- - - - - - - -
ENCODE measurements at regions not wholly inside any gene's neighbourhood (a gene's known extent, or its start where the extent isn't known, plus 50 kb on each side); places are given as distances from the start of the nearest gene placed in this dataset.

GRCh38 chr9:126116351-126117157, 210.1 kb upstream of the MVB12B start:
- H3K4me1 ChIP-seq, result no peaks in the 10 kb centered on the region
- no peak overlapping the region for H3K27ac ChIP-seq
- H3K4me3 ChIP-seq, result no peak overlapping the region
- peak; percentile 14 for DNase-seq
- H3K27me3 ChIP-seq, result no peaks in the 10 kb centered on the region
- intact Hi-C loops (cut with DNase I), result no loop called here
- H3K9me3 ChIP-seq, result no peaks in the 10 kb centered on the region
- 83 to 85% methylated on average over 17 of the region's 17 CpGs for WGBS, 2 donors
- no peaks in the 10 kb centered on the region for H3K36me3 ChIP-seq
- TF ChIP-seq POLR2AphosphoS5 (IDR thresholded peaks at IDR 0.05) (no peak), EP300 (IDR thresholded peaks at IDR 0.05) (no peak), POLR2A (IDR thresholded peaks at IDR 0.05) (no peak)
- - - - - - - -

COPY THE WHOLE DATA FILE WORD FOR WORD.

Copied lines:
ENCODE measurements at regions not wholly inside any gene's neighbourhood (a gene's known extent, or its start where the extent isn't known, plus 50 kb on each side); places are given as distances from the start of the nearest gene placed in this dataset.

GRCh38 chr9:126116351-126117157, 210.1 kb upstream of the MVB12B start:
- H3K4me1 ChIP-seq, result no peaks in the 10 kb centered on the region
- no peak overlapping the region for H3K27ac ChIP-seq
- H3K4me3 ChIP-seq, result no peak overlapping the region
- peak; percentile 14 for DNase-seq
- H3K27me3 ChIP-seq, result no peaks in the 10 kb centered on the region
- intact Hi-C loops (cut with DNase I), result no loop called here
- H3K9me3 ChIP-seq, result no peaks in the 10 kb centered on the region
- 83 to 85% methylated on average over 17 of the region's 17 CpGs for WGBS, 2 donors
- no peaks in the 10 kb centered on the region for H3K36me3 ChIP-seq
- TF ChIP-seq POLR2AphosphoS5 (IDR thresholded peaks at IDR 0.05) (no peak), EP300 (IDR thresholded peaks at IDR 0.05) (no peak), POLR2A (IDR thresholded peaks at IDR 0.05) (no peak)